Edison students lead double lives, learn valuable professional skills

Artwork on hood of a car displayed in hallway of Edison.

Chase Deist and Sakeenah Nasser

When you’re asked what school you go to it’s an easy answer: Watkins Mill High School.

But for senior Neil Alban and sophomore Andy Miner, the answer is not as clear.

They come to school at WMHS in the morning but attend Thomas Edison High School of Technology in the afternoon, starting their future careers in auto body and architecture.

Miner and Alban go to Edison after third period here at WMHS, and they come into Edison after the 30-minute ride ready to learn. Miner is working to complete his second year of architecture classes while Alban takes his second year of auto body.

Edison offers many varieties of courses to take ranging from one-year to two-year programs such as construction classes, human and customer services classes, and automotive classes.

“You get to do what you like,”  Miner said. “And [you] get to choose what program you want to [enroll in].” Miner is in his first year of architecture classes in a program of two years.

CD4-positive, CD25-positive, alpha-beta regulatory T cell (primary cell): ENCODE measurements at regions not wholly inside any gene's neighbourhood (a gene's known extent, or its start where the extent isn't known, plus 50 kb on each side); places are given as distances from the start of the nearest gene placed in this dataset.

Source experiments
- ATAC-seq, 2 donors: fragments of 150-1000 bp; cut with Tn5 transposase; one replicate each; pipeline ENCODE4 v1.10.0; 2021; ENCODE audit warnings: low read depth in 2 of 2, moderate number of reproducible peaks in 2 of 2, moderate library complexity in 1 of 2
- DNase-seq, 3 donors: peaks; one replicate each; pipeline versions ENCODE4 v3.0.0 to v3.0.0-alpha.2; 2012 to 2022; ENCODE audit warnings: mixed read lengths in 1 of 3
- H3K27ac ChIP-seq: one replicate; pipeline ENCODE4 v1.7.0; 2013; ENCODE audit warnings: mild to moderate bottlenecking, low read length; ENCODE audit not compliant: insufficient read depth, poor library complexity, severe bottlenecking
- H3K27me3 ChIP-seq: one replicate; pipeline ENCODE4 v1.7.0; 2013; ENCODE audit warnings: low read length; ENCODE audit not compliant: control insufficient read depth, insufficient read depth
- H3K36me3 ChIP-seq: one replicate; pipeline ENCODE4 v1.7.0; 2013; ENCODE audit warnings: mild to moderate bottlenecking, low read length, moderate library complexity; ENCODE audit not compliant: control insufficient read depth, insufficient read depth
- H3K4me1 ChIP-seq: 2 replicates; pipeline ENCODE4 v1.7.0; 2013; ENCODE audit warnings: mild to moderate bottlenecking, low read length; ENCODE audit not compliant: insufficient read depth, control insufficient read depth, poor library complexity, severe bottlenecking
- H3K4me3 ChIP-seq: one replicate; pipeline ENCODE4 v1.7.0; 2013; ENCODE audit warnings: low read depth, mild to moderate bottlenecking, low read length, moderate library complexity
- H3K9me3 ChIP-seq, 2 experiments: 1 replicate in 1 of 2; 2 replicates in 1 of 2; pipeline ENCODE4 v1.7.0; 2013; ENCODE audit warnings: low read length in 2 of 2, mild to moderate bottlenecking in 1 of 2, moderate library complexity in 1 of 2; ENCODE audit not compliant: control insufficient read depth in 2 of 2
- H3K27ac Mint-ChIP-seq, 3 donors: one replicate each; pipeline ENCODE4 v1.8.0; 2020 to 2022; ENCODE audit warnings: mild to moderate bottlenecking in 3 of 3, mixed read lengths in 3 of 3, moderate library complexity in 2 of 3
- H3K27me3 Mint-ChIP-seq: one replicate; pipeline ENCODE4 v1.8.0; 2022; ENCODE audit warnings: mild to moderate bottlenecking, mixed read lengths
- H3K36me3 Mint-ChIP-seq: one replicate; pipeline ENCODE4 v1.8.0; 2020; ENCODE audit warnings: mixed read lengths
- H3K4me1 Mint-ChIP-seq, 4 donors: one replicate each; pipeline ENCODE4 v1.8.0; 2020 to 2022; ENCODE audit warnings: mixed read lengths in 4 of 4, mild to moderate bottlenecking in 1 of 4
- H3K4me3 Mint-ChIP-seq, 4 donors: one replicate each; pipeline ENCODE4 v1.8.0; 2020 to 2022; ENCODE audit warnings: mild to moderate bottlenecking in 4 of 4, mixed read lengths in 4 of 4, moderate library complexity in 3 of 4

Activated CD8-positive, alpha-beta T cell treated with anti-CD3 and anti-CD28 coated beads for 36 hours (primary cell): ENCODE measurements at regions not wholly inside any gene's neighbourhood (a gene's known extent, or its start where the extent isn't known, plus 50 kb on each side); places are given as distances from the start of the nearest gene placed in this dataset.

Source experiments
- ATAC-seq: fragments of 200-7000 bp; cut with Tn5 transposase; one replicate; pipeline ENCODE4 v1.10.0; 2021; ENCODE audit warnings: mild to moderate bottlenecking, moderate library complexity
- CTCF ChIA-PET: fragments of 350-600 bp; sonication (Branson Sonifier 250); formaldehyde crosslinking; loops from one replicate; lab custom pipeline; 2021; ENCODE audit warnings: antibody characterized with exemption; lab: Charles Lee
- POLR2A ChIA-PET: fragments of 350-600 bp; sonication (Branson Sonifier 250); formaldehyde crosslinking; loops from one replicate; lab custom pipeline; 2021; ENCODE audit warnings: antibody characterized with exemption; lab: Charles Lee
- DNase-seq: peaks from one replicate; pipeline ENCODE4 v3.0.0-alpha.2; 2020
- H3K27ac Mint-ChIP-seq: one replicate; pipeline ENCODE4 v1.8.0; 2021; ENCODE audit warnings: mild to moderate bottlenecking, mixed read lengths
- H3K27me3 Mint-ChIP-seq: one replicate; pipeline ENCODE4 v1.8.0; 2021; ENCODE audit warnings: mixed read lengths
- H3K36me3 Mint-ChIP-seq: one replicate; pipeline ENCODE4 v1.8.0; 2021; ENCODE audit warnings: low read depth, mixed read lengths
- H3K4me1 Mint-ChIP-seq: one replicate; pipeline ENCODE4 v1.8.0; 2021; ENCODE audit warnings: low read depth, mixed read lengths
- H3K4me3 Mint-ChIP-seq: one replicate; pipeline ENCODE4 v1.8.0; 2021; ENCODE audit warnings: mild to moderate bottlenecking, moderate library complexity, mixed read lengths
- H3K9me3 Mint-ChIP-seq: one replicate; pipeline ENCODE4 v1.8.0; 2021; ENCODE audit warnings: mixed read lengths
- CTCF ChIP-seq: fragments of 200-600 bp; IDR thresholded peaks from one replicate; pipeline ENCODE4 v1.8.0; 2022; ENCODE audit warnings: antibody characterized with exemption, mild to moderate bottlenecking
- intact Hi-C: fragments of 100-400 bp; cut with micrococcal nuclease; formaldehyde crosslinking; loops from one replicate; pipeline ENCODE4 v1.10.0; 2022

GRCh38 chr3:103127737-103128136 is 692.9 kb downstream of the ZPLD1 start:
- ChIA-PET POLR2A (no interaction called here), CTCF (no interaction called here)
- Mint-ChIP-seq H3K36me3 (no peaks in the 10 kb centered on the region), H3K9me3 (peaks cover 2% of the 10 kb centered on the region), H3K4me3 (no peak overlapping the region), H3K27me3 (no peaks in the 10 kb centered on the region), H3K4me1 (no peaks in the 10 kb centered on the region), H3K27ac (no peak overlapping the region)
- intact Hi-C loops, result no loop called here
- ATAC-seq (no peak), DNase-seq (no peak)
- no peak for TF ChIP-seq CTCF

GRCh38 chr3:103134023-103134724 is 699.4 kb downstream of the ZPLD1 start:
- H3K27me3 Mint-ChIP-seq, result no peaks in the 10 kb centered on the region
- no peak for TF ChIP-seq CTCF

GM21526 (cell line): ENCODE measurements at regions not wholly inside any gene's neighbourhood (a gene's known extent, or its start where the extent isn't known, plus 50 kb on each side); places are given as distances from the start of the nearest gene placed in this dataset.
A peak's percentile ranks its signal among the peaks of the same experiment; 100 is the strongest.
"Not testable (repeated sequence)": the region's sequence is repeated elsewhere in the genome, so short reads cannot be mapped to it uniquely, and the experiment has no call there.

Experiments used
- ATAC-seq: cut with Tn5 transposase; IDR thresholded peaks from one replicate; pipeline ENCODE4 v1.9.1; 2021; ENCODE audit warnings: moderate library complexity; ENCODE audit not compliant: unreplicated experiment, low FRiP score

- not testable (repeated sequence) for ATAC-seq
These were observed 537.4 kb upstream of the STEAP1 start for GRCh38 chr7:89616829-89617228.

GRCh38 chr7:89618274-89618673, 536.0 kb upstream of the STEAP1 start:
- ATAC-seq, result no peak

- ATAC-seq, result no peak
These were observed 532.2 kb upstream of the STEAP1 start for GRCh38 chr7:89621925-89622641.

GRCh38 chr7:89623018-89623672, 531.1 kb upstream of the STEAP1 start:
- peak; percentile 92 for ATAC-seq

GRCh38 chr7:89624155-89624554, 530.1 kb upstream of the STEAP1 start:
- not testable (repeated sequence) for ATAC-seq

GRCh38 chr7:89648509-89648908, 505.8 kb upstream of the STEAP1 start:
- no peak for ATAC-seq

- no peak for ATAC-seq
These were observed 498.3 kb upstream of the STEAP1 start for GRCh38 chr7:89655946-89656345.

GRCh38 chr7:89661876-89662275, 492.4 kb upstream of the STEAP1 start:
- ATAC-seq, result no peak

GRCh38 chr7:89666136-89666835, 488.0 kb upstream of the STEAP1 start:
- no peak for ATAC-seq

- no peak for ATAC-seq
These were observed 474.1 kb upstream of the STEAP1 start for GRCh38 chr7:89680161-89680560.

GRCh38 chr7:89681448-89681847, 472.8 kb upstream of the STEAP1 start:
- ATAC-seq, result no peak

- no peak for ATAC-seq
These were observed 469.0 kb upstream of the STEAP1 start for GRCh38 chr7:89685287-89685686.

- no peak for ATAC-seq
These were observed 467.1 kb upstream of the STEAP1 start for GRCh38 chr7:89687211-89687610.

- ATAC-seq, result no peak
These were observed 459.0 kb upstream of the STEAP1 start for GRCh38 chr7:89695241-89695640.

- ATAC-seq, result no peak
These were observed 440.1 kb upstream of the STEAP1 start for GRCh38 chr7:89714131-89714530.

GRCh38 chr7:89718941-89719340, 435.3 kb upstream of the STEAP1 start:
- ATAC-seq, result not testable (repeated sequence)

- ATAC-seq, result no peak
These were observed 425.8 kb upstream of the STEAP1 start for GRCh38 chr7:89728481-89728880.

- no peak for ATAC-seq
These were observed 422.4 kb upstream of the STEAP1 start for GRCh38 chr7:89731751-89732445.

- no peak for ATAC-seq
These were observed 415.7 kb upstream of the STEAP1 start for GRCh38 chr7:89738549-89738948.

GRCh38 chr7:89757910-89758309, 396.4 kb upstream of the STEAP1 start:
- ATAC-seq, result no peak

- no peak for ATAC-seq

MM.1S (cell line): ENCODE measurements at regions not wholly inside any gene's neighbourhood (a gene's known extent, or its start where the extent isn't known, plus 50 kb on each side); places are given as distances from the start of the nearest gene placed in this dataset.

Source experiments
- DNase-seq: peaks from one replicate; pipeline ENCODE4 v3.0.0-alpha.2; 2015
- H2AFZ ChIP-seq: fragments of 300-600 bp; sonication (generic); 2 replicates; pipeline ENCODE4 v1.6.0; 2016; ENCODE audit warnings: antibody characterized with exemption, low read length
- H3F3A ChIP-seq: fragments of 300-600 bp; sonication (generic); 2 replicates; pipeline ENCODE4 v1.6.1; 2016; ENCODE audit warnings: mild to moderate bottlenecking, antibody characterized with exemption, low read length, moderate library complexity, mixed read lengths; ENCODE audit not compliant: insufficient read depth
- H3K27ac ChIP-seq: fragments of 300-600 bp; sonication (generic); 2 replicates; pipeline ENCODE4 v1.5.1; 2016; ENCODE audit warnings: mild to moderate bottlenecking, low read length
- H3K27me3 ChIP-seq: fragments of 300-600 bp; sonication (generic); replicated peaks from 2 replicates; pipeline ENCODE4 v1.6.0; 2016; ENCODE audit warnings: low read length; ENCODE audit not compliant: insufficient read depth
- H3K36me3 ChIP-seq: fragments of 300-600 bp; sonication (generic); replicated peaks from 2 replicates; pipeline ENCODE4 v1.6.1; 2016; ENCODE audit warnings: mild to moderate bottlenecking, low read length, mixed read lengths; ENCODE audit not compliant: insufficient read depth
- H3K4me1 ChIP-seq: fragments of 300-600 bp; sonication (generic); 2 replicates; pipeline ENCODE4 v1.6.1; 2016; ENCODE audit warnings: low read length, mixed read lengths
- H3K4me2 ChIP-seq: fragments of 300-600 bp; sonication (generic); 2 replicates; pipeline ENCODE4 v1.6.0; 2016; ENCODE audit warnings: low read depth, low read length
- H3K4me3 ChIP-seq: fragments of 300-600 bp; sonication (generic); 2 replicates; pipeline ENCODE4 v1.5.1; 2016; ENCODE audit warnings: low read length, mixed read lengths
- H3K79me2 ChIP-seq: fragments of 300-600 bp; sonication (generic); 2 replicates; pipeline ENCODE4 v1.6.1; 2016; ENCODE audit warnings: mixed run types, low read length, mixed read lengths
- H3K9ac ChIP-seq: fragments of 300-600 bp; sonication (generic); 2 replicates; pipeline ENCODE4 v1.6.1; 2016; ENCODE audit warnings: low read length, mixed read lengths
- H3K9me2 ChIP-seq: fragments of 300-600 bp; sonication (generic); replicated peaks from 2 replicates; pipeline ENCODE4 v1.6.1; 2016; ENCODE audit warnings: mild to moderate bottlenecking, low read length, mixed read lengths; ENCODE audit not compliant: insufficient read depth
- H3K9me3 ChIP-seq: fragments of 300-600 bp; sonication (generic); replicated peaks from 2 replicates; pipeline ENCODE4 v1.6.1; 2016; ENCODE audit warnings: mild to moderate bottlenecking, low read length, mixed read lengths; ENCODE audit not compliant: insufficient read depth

“You get 30 SSL hours every year you [attend a program],” Miner said. Some also classes give licences and college credit after completion and a passing grade.

Auto body is the highlight of Alban’s day. “It’s just a lot of fun interacting with other schools,” Alban said. Alban is currently in his second year of his two-year auto body program at Edison.”[I’ve been] learning more from the automotive trade [by taking auto body].”

While Alban attends both WMHS and Edison, he also plays football and is on the track team for discus and shotput. ”I’m always competing with my friends from other schools,” Alban said. But it’s not all competition with the friends he’s made at Edison.   “Currently my friend [and I] … both have a side job … using our skills that we have learned [from Edison].”

“[I learn a lot] about how to fix dents, using a dent puller,” Alban said, “stuff I can use on everyday cars.”

Going to two schools is not as stressful as it sounds. “Normally they don’t even give [architecture classes] homework because some programs like mine don’t allow you to [get homework],” Miner said.

Print Friendly, PDF & Email
Hits : 1021